"Mommy, next time, will Daddy be alive?" Tyler asked, from his carseat.
Terms of chronology are vague at our house: 'next time' means any time to come, and 'lasterday' means any time previous to this moment.
I spoke to him over my shoulder as I drove. "No, lovey. He's in heaven. He gets to stay there."
"So do you mean he really died? He really got sick? And he really died?"
"He really did, buddy. Really, really."
His face crumpled with sadness and he began to cry.
"But, Mommy, I can't remember him. I can't remember what he looks like."
A knife through my heart, these words. My sweet child suddenly realizing that his memories are fading. I turned to look at him, our teary faces mirroring one another.
"Oh, Tyler, I'll help you, buddy. We have so many pictures. I'll show you, honey. I'll show you."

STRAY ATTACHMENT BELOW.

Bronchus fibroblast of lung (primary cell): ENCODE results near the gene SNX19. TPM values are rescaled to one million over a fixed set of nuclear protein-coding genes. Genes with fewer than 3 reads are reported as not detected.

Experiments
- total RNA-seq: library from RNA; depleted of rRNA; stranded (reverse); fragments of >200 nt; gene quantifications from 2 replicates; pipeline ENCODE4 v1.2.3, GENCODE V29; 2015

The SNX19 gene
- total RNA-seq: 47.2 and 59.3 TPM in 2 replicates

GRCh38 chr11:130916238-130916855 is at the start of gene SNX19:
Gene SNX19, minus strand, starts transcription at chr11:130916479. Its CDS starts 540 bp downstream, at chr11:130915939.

"No. No. I don't want pictures. I want all of him. I want his whole body - with bones in him. I want him with bones!" He cried and cried.
Me, too, Tyler. I do too. I want all of him, with bones in him.
My children are each coming to their own realizations of what this means. The truth of it all, the permanence. It is so much to hold their hearts. A high calling, a heavy burden, one I will never, ever lay down.
In the meantime, I am quickly putting together a memory book that he can look at until it wears out.
And then I'll make him another one.
Please, God, help him remember.
Please, let him remember.